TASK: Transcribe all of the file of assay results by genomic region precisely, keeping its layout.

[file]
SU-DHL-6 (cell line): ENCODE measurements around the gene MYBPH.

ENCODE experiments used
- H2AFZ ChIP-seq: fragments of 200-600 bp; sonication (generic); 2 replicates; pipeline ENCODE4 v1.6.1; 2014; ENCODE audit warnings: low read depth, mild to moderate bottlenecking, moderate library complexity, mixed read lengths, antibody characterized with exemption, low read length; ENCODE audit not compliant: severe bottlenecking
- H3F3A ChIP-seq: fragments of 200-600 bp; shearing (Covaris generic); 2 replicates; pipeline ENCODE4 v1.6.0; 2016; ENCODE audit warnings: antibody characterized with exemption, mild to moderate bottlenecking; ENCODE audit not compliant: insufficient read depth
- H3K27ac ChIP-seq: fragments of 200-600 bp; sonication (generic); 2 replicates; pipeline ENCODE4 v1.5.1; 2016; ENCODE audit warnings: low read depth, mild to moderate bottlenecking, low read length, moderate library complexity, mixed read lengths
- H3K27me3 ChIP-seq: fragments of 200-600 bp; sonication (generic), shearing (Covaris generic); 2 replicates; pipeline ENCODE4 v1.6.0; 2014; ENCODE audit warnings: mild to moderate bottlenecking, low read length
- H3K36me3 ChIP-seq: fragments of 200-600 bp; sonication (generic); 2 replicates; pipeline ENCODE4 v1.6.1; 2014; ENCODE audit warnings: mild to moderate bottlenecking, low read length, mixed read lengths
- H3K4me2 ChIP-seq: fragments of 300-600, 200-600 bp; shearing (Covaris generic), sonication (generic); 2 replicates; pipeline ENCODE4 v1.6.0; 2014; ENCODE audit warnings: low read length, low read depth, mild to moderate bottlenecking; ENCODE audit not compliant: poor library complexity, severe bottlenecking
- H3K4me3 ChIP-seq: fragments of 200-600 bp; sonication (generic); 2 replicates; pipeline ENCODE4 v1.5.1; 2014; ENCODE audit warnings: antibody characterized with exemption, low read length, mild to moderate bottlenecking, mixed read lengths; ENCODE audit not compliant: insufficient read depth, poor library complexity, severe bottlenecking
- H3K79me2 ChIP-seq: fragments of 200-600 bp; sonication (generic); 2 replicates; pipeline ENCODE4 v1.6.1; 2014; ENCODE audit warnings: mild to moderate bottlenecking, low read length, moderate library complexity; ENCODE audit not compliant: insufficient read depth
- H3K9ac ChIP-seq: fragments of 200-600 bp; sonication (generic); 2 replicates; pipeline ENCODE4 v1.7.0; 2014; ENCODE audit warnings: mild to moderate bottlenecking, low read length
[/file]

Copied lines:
SU-DHL-6 (cell line): ENCODE measurements around the gene MYBPH.

ENCODE experiments used
- H2AFZ ChIP-seq: fragments of 200-600 bp; sonication (generic); 2 replicates; pipeline ENCODE4 v1.6.1; 2014; ENCODE audit warnings: low read depth, mild to moderate bottlenecking, moderate library complexity, mixed read lengths, antibody characterized with exemption, low read length; ENCODE audit not compliant: severe bottlenecking
- H3F3A ChIP-seq: fragments of 200-600 bp; shearing (Covaris generic); 2 replicates; pipeline ENCODE4 v1.6.0; 2016; ENCODE audit warnings: antibody characterized with exemption, mild to moderate bottlenecking; ENCODE audit not compliant: insufficient read depth
- H3K27ac ChIP-seq: fragments of 200-600 bp; sonication (generic); 2 replicates; pipeline ENCODE4 v1.5.1; 2016; ENCODE audit warnings: low read depth, mild to moderate bottlenecking, low read length, moderate library complexity, mixed read lengths
- H3K27me3 ChIP-seq: fragments of 200-600 bp; sonication (generic), shearing (Covaris generic); 2 replicates; pipeline ENCODE4 v1.6.0; 2014; ENCODE audit warnings: mild to moderate bottlenecking, low read length
- H3K36me3 ChIP-seq: fragments of 200-600 bp; sonication (generic); 2 replicates; pipeline ENCODE4 v1.6.1; 2014; ENCODE audit warnings: mild to moderate bottlenecking, low read length, mixed read lengths
- H3K4me2 ChIP-seq: fragments of 300-600, 200-600 bp; shearing (Covaris generic), sonication (generic); 2 replicates; pipeline ENCODE4 v1.6.0; 2014; ENCODE audit warnings: low read length, low read depth, mild to moderate bottlenecking; ENCODE audit not compliant: poor library complexity, severe bottlenecking
- H3K4me3 ChIP-seq: fragments of 200-600 bp; sonication (generic); 2 replicates; pipeline ENCODE4 v1.5.1; 2014; ENCODE audit warnings: antibody characterized with exemption, low read length, mild to moderate bottlenecking, mixed read lengths; ENCODE audit not compliant: insufficient read depth, poor library complexity, severe bottlenecking
- H3K79me2 ChIP-seq: fragments of 200-600 bp; sonication (generic); 2 replicates; pipeline ENCODE4 v1.6.1; 2014; ENCODE audit warnings: mild to moderate bottlenecking, low read length, moderate library complexity; ENCODE audit not compliant: insufficient read depth
- H3K9ac ChIP-seq: fragments of 200-600 bp; sonication (generic); 2 replicates; pipeline ENCODE4 v1.7.0; 2014; ENCODE audit warnings: mild to moderate bottlenecking, low read length